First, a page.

By: Harry Pachon, Ph.D.
The rising importance of Latino voters is one of the most talked about trends in American politics, and with good reason.
In California, Hispanic voters are widely credited with reversing the fortunes of Democrats during the 1990s. Nationally, nearly six million. Latinos cast ballots in the 2000 presidential election-5.3 percent of the vote-as turnout increased by nearly 132 percent from 1980 to 2002. Nearly four million more Latinos could enter the electorate this decade.
Meanwhile, Latinos surpassed African-Americans in the 2000 Census as America’s dominant minority and they are the largest minority group in 23 states. Given this trend, it is little wonder that both parties are reassessing their strategies and that the Bush White House has made Hispanic voters a priority.
The 2000 presidential election delivered a wake-up call to Democrats that they should not take Latino voters for granted. Candidate George W. Bush, with a determined courtship effort, according to one national poll, narrowed the Democrats’ 51-point advantage among Latino voters in the 1996 election to 27 points in 2000. And his outreach efforts continue apace. Karl Rove, the president’s chief political advisor, has made no secret of the fact that cracking the Democratic hold on Hispanic voters is a central element of GOP political strategy.
But beyond the nearly universal recognition of the importance of this population juggernaut to politics, there is little understanding, and there are plenty of misconceptions, about who these voters are, their political preferences and allegiances, and the policy agendas that matter most to them.
The forthcoming report (to be published by Tómas Rivera Policy Institute) is an overview of this growing population and its implications for American politics. The report examines the demographics of this community, some of the political myths that have developed around Latino political participation, how Latinos view salient policy issues, and the implications of these factors for reaching out to the Latino vote. Its findings include:
Ø While two out of three Latinos live in the six states of California, Texas, New York, Florida, Illinois, and New Jersey, the growing Latino electorate tends toward a broader dispersal. Of the 10 counties with the fastest growing Latino populations, nine are in North Carolina, Georgia, and Arkansas.
Ø There are two significant factors hindering an even greater expansion of the Latino vote. First, many legal Hispanic immigrants are not citizens and thus not eligible to vote, or are young and are opting out of politics like other young people. This participation gap creates significant demographic differences in the Latino population as a whole and the Latino electorate.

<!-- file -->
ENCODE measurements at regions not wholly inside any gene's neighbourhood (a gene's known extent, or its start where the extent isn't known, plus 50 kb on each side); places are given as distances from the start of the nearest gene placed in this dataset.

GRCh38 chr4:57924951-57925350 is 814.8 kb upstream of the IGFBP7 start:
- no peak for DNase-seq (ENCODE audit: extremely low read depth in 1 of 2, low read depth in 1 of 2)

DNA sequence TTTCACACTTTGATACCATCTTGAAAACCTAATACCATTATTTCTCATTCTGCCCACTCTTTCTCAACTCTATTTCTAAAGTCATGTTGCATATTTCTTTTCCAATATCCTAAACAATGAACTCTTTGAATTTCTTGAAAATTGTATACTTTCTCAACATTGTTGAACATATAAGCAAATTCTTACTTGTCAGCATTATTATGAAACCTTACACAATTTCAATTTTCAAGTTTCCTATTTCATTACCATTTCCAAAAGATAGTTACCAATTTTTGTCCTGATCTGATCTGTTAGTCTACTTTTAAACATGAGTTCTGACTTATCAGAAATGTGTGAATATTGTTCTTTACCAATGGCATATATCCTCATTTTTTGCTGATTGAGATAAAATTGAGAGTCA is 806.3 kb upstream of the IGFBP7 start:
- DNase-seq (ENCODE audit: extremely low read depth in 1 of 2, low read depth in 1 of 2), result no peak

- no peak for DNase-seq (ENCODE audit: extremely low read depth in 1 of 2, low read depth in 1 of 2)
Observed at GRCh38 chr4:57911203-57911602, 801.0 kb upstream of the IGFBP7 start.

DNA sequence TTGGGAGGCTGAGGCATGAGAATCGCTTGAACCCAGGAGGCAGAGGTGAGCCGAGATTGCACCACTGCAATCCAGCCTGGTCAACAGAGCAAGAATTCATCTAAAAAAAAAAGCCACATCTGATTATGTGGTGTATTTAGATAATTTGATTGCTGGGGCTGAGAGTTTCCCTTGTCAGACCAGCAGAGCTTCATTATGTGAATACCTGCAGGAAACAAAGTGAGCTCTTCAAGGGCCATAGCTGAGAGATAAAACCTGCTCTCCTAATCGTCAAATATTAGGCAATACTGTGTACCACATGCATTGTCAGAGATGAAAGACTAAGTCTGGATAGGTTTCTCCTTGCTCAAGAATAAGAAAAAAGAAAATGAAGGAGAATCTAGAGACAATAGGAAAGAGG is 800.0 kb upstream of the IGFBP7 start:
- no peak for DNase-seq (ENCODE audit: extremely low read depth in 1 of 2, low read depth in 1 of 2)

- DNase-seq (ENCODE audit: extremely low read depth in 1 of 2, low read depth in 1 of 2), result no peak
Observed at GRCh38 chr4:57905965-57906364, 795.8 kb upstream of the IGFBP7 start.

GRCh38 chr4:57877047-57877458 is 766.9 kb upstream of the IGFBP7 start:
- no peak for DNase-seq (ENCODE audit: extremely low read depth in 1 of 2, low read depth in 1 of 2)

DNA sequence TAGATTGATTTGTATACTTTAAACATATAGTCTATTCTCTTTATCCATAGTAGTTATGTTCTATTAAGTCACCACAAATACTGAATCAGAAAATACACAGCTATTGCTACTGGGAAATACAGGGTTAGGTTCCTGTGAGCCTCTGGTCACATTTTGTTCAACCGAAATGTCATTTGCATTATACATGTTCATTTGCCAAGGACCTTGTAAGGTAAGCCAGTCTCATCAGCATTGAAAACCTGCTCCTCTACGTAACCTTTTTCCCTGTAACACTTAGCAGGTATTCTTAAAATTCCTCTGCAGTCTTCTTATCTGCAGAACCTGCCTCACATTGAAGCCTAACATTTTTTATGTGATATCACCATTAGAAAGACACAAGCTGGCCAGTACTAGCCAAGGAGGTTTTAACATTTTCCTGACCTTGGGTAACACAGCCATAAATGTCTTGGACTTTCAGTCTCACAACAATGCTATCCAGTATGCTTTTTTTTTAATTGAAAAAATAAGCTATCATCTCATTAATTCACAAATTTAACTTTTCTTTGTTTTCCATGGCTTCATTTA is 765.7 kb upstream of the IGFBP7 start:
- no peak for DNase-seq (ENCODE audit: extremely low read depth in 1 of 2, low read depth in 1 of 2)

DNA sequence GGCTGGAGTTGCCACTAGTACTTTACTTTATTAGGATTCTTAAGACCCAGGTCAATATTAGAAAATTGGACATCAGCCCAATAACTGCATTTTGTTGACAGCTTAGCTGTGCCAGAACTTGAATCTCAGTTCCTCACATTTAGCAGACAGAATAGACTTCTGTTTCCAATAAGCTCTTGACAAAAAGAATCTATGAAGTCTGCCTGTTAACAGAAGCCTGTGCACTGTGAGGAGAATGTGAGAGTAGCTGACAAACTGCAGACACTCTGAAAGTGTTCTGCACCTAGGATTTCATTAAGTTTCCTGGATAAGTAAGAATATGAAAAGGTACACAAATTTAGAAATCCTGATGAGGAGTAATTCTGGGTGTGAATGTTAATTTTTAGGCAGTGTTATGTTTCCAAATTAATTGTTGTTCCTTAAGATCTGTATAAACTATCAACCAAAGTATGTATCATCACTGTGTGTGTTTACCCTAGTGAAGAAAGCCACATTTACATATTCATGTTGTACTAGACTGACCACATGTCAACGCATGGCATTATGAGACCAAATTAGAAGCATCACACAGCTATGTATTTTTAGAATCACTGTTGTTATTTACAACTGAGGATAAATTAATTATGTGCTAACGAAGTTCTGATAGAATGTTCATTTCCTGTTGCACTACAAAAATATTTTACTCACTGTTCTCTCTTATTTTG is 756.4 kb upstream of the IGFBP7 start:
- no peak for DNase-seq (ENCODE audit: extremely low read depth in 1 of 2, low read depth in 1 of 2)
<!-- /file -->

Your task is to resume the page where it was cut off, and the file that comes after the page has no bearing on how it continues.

`Ø Significant cultural and political differences define Latino communities in different states. Thus, it would be a mistake to adopt a one-size-fits-all strategy toward Latino voters.
Ø A clear majority of Latino voters have traditionally supported Democrats, but there are signs of an increasing split between their presidential and down-ballot preferences, due in part to President Bush’s aggressive efforts to court Hispanic voters, especially among first generation Spanish-speaking voters.
Ø There are significant differences between first and later generation voters in how they identify with political parties. Party identification grows increasingly Democratic by the second or third generations.
Ø In survey after survey, education is the most important issue for Latino voters, but as you move down the income scale, economy and crime become more important.
Ø In the search for salient issues, it may be more useful to think of these voters as “working class” rather than Latino. The party that captures issues of concern to working families will do best at securing the allegiance of Latino voters.
Ø Candidates who make appeals to Latino voters in Spanish win points. However, to focus solely on Spanish language appeals is a mistake. Campaigns that take a bilingual approach do best.
Ø Increased voter registration does not translate into increased voter turnout-voter registration drives, while essential, are not sufficient. The mobilization strategy that works best includes personal contacts from influential members of the community.
(Harry Pachon, Ph.D. is a Luther Lee Professor of Public Policy at Claremont Graduate University and president of the Tómas Rivera Policy Institute. This is a summary of a forthcoming analysis by Pachon on the Latino electorate in the United States that will examine the characterisitcs of this growing population and the political implications.)